They have to encourage their industrial tenants to go upscale in the manufacture of electronics and semiconductor devices.

The experience of the electronics industry should be studied very closely by the BPO industry that is just beginning its own thirty-year industry life cycle. Fortunately, there are enlightened leaders in this sector (that continues to grow at double-digit rates even as the global economy is taking a dive this year) who already realize that they have to move as quickly as possible from just call centers to higher-value BPO activities like medical transcription, animation, legal documentation, accounting and finance, investment research, etc. It is not impossible that in the next five to ten years, there will be millions of Chinese university graduates who will be very fluent in English and take over the role of Filipinos in manning call centers. We better make sure that we are ready for this situation by moving to higher-value BPO activities more rapidly than the electronics sector has been able to do in the last thirty years.

Finally, to once and for all bury the manufacturing bias of some of our leaders, let me quote from Zenaida Pineda, 40, a former electronics worker in Subic, who was also quoted in the AFP report. She said that she now earns as much working as a chambermaid in a Subic hotel as she did at her factory job: "I like housekeeping more because you can move around, not just stay at your work station. Besides, working on electronics hurt my eyes." These very sensible remarks of Ms. Pineda take away the mystique and glamour of manufacturing. Most labor-intensive manufacturing jobs, whether in textile, garments, shoes, electronics, etc. are dehumanizing.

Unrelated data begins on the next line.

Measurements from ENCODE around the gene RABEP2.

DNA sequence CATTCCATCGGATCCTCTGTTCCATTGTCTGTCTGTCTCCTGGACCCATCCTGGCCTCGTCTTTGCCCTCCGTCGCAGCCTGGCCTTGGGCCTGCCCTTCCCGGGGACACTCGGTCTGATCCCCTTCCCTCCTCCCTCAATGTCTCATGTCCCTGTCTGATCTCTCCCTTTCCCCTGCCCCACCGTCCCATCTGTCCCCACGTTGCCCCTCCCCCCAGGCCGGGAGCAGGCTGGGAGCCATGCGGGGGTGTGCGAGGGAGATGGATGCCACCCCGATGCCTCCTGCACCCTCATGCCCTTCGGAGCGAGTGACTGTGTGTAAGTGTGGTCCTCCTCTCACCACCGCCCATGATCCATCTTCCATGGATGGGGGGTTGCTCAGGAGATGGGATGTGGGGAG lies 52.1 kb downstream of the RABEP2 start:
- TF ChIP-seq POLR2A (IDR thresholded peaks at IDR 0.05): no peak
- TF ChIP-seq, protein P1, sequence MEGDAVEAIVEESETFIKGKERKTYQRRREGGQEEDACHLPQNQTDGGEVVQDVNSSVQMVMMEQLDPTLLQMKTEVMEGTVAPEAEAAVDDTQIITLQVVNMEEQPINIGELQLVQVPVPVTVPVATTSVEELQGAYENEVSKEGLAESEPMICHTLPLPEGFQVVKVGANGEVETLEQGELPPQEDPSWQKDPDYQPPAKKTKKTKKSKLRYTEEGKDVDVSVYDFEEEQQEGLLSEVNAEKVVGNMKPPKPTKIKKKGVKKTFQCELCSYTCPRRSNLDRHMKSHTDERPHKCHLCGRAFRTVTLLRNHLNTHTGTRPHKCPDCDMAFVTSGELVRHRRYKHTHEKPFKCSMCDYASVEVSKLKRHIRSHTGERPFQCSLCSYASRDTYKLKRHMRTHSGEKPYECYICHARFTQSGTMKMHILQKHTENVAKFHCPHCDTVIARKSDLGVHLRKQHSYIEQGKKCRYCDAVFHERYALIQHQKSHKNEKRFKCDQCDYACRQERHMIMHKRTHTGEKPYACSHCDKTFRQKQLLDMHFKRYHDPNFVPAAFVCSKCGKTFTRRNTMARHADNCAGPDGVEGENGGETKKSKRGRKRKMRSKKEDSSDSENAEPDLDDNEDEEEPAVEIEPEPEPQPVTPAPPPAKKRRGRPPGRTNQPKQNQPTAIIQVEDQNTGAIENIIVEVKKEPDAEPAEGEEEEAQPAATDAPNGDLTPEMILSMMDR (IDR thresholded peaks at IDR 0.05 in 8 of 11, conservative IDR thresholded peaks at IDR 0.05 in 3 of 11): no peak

They involve repetitive tasks with very little intellectual content and remind me of Charlie Chaplain's famous movie Modern Times. Service-oriented jobs are more humane and can be more challenging both intellectually and emotionally.

I always tell my friends jokingly that if I had to earn my keep as a blue-collar OFW, I will look for a job as a gardener in Barcelona or Vancouver rather than as a factory worker in Taipei. As a gardener, I will be using not only my brawn but also my creativity and intellectual capacity to understand the most exciting world of trees, shrubs and flowers. I will be combining earning a living with a very pleasurable hobby. For comments, my email address is


  1. Wow I never thought of it that way... I liked your comment about being a gardener. I think you're right, that you have to feel more job satisfaction to stay happy.

    Justin Davis
    Freight Quote

  2. Hey I read your blog article, its really good. Two years before the growth of BPO was parallel to the growth of employment opportunities amongst the youth who may not be professionally skillful. But the existing demand of BPO jobs requires well educated youth who are proficient enough to handle calls. Call centre business has a great scope in India.